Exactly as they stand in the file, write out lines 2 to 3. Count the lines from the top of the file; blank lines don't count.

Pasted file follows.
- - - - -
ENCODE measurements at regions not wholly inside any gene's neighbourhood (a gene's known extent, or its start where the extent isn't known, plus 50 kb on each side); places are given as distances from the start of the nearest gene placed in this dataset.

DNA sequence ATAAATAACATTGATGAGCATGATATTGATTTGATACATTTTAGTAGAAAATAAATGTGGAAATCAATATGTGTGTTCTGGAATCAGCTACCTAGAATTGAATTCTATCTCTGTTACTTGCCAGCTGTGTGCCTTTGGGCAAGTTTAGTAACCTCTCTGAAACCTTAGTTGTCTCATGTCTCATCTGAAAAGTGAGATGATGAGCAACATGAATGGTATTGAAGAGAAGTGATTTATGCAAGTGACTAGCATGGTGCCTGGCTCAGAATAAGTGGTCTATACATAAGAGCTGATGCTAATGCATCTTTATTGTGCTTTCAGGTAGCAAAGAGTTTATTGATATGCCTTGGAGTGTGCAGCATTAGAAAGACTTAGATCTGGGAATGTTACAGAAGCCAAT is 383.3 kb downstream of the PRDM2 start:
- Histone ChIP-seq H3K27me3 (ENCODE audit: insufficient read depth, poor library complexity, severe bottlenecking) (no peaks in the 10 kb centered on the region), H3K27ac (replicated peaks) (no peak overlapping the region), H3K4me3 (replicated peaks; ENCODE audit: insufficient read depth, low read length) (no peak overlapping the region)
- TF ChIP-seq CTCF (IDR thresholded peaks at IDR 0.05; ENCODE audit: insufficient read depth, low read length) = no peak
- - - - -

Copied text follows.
DNA sequence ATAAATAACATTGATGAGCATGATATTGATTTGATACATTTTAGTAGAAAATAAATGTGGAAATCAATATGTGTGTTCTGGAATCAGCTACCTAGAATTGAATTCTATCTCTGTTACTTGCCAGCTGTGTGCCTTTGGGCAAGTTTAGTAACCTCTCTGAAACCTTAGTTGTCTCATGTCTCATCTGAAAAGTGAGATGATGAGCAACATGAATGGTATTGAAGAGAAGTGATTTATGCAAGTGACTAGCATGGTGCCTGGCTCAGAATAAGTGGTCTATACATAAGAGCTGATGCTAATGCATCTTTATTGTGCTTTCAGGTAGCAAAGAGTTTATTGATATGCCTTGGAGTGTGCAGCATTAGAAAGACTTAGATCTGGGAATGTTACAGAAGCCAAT is 383.3 kb downstream of the PRDM2 start:
- Histone ChIP-seq H3K27me3 (ENCODE audit: insufficient read depth, poor library complexity, severe bottlenecking) (no peaks in the 10 kb centered on the region), H3K27ac (replicated peaks) (no peak overlapping the region), H3K4me3 (replicated peaks; ENCODE audit: insufficient read depth, low read length) (no peak overlapping the region)